When it comes to the internet and the disaggregation of knowledge and power, I’m a believer. But, AC Grayling notes, it can also be an obscurantist’s charter:
The downside is the volume of rubbish, the anonymous viciousness and sneering, the ad hominem attacks, the paragraph-long pretensions to authoritativeness, the degrading of debate it freely permits, making it what I’ve before now called the biggest toilet wall in history.
He goes on to note more benignly that:
Well: it takes a lot of compost to grow flowers, so we have to put up with this; and anyway, some things deserve trouncing with the gloves off, even if not everyone can tell the difference between justified and irresponsible versions of that process.
Even the redoubtable Guido is suffering ‘info overload’… Grayling relates this to a weakening of the press in general. Now whether internet interactivity/bloggers caused this weakness to open up, or whether the weakeness has simply lain there unnoticed heretofore is moot point, but he argues that this dimunition of the political power of the papers is, in fact, an opportunity to do better what the media actually does best:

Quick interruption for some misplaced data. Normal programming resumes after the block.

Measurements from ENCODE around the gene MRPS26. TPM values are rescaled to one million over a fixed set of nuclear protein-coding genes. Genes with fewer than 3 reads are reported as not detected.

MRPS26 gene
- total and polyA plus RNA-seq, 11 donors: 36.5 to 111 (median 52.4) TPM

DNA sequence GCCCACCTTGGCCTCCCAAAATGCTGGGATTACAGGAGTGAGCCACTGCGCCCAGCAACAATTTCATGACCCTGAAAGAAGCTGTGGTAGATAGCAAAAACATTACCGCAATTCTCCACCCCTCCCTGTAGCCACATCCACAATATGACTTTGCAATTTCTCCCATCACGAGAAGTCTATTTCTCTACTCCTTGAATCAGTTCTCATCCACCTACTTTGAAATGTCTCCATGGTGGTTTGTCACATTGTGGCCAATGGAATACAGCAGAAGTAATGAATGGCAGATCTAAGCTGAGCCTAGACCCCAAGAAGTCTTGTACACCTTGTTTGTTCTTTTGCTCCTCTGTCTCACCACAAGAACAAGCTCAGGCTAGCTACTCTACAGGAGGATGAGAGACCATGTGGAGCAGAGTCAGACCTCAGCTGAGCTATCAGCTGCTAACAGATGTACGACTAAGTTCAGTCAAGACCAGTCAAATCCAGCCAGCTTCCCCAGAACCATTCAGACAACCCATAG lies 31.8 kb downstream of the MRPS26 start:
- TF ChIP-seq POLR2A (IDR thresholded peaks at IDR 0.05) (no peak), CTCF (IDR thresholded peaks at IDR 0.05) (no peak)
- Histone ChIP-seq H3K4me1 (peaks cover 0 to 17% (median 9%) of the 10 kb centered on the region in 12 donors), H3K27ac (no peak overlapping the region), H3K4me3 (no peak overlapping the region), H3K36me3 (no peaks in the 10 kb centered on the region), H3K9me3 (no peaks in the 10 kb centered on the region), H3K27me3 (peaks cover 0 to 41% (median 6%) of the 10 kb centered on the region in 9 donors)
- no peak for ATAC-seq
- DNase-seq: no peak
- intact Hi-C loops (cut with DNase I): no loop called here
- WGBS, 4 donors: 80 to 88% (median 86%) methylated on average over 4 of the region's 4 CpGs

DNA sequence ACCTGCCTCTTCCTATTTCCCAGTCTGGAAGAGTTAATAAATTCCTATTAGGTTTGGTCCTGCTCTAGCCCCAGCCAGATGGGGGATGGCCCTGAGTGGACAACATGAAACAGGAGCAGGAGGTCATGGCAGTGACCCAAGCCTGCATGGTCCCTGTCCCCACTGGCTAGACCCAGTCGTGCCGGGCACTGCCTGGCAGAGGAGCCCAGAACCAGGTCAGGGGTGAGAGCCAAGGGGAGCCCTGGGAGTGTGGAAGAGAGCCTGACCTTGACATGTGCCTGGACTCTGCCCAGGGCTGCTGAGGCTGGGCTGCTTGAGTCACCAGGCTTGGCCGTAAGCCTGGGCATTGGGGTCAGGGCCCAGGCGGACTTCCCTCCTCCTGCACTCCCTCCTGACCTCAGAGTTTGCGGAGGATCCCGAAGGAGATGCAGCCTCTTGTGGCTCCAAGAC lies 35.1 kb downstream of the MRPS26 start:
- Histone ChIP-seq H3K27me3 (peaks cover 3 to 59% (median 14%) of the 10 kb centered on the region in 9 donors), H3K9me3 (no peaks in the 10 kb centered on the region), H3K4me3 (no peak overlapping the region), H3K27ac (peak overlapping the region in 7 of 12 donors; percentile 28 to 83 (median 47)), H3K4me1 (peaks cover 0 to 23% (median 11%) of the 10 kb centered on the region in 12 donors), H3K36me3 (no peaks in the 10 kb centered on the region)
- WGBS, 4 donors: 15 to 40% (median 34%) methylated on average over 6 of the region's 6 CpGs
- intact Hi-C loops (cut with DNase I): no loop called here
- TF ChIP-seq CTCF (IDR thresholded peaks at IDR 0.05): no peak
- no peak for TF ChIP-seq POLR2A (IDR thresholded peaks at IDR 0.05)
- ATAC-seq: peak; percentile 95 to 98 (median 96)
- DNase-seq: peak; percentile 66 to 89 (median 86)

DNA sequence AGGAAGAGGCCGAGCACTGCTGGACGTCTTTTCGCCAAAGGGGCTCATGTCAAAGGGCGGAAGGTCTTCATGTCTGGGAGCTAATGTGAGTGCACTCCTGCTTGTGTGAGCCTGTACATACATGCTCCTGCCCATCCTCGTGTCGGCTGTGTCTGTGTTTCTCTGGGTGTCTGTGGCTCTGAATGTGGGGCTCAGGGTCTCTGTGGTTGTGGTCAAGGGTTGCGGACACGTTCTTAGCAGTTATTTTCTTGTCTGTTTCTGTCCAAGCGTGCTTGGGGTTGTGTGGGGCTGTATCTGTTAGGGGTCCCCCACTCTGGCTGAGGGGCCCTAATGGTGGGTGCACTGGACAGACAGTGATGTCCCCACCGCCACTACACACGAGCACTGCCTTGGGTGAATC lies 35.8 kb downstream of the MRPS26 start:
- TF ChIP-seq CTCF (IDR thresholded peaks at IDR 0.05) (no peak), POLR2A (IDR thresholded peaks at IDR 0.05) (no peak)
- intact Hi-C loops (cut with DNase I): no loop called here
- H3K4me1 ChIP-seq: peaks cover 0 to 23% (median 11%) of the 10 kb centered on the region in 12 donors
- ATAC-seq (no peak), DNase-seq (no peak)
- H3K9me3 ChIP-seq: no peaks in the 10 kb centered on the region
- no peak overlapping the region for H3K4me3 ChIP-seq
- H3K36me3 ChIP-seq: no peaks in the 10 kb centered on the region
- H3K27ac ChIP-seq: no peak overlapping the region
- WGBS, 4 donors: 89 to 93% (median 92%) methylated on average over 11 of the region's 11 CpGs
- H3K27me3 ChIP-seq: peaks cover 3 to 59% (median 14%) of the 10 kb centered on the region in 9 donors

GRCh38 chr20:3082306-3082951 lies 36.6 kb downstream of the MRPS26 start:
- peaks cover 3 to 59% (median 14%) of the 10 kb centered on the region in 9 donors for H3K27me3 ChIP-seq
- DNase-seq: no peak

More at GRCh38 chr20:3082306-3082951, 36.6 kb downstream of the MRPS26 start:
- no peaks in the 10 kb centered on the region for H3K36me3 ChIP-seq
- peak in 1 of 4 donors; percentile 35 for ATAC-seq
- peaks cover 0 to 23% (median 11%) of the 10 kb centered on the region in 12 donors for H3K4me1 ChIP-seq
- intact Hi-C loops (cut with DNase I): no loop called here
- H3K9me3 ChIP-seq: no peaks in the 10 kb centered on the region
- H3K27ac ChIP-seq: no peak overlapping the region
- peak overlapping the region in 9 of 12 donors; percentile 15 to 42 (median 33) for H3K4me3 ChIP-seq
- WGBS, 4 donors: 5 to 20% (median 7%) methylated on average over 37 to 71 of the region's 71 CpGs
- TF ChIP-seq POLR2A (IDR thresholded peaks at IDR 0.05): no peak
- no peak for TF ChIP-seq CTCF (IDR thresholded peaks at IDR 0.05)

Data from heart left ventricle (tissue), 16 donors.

which in addition to reporting are to inform, challenge, explore and debate – to emerge more strongly, for the reason that the cacophonic Babel of voices created by the web makes the need for “expert filters” all the greater – as forums where a degree of responsibility, reliability and accountability places positive constraints on the quality of content.
Yet one can see the promise, and in fact already the presence, of a mutually positive relationship between the media and the blogosphere, chiefly in the latter’s hawkeyed challenge to the former. Columnists and leader writers once pontificated and enjoyed the luxury of hearing no raspberries blowing back; individuals who disagreed might write a letter to the newspaper or the individual journalist, a practically silent protest with little effect.
Now the entire world can know what responses a piece of journalism has evoked, and when it has got things wrong or been egregious in view or stupidity, it can be publicly castigated. This drastically diminishes the standing of the press, but can and should have the effect of making it ever more careful. And that enhances its function, described above, of serving as a more reliable, better informed, clearer voice than most in the overall tumult of noise.
Indeed. We’re hoping to lauch a number of initiatives this year, which are in effects to build upon that insight. Watch this space!
Mick is founding editor of Slugger. He has written papers on the impacts of the Internet on politics and the wider media and is a regular guest and speaking events across Ireland, the UK and Europe. Twitter: @MickFealty